Education is now a government-subsidized training for the corporate world, a world that needs these 17 kids to scratch the correct bubble and has slowly suffocated any other possibility.
There are no other choices.
“Be a good little boy and mark the answer you’re supposed to so you can make a lot of money one day,” we say, carrot dangling. The Accountability Economy is desperate for the correct combination of bubbles so their future employers won’t be sued.
Wrong combination? Dopamine access: denied.
Keep trying, little one. Work will set you free.
We have evolved to cleverly disguise learning as fun, but every teacher knows the reality of the Bubbles, and works day and night to strategically maximize correct answers with minimal damage to our kids. But despite their best efforts, they can’t hide the game.
Robots are looking a lot more like humans, and these 17 humans are looking like tattered, tired robots. Even though we all know better, we can’t seem to not keep recreating the same hauntingly familiar scenarios.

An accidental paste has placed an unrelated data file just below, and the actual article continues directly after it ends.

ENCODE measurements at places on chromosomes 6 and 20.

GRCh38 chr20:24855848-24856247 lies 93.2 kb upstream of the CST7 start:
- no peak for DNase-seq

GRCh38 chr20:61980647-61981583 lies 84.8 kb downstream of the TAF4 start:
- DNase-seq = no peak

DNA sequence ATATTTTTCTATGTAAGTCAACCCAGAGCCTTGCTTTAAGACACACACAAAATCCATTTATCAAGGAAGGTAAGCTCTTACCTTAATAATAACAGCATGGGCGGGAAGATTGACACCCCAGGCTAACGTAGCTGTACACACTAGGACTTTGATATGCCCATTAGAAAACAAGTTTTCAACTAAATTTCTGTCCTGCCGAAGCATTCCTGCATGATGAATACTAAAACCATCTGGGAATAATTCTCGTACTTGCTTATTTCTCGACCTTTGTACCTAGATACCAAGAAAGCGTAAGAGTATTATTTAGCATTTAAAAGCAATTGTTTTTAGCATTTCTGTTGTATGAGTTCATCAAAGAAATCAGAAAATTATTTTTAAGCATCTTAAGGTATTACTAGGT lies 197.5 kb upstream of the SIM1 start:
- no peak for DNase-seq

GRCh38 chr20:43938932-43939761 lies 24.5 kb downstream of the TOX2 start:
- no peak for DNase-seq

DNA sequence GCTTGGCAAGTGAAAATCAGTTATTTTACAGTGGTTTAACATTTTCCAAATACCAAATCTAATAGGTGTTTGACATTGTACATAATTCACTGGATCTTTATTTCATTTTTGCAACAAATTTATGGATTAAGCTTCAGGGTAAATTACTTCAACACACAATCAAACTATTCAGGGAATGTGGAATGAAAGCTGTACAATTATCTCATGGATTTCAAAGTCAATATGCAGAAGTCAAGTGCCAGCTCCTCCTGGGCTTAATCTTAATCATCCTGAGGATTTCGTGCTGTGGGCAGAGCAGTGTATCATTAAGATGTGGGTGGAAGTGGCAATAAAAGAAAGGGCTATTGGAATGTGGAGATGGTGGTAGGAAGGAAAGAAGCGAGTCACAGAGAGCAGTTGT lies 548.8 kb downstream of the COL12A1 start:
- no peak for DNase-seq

Arbeit Macht Frei.
One more grade. Just a bit higher. Another rung. Climb, little one. Now college. Then grad school. Good boy. Study harder. Higher scores for that fellowship. A little more work. Those quotas. Keep going. Your retirement account is almost there.
One day, little one.
This room is eerily void of the free, confident, brave homo sapiens. They have been suffocated. Where grows organic life, creativity, gratitude and adventure? It is not here, not today.
I question whether it will grow in any container where graphite letter combinations are the highest good.
Our gut knows this is not the path to human thriving. James Cameron never made a blockbuster megahit about students sitting in desks bubbling correct answers, or about white guys getting promoted to a bigger cubicle.
Something is off. Innovation and greatness are not cultured in the confines of conformity. They are bred and birthed in open space and opportunity.
Something is missing. Risk defines every great human story, and yet my classroom, your workplace, and my child’s playground are all carefully engineered to mitigate as much of it as possible.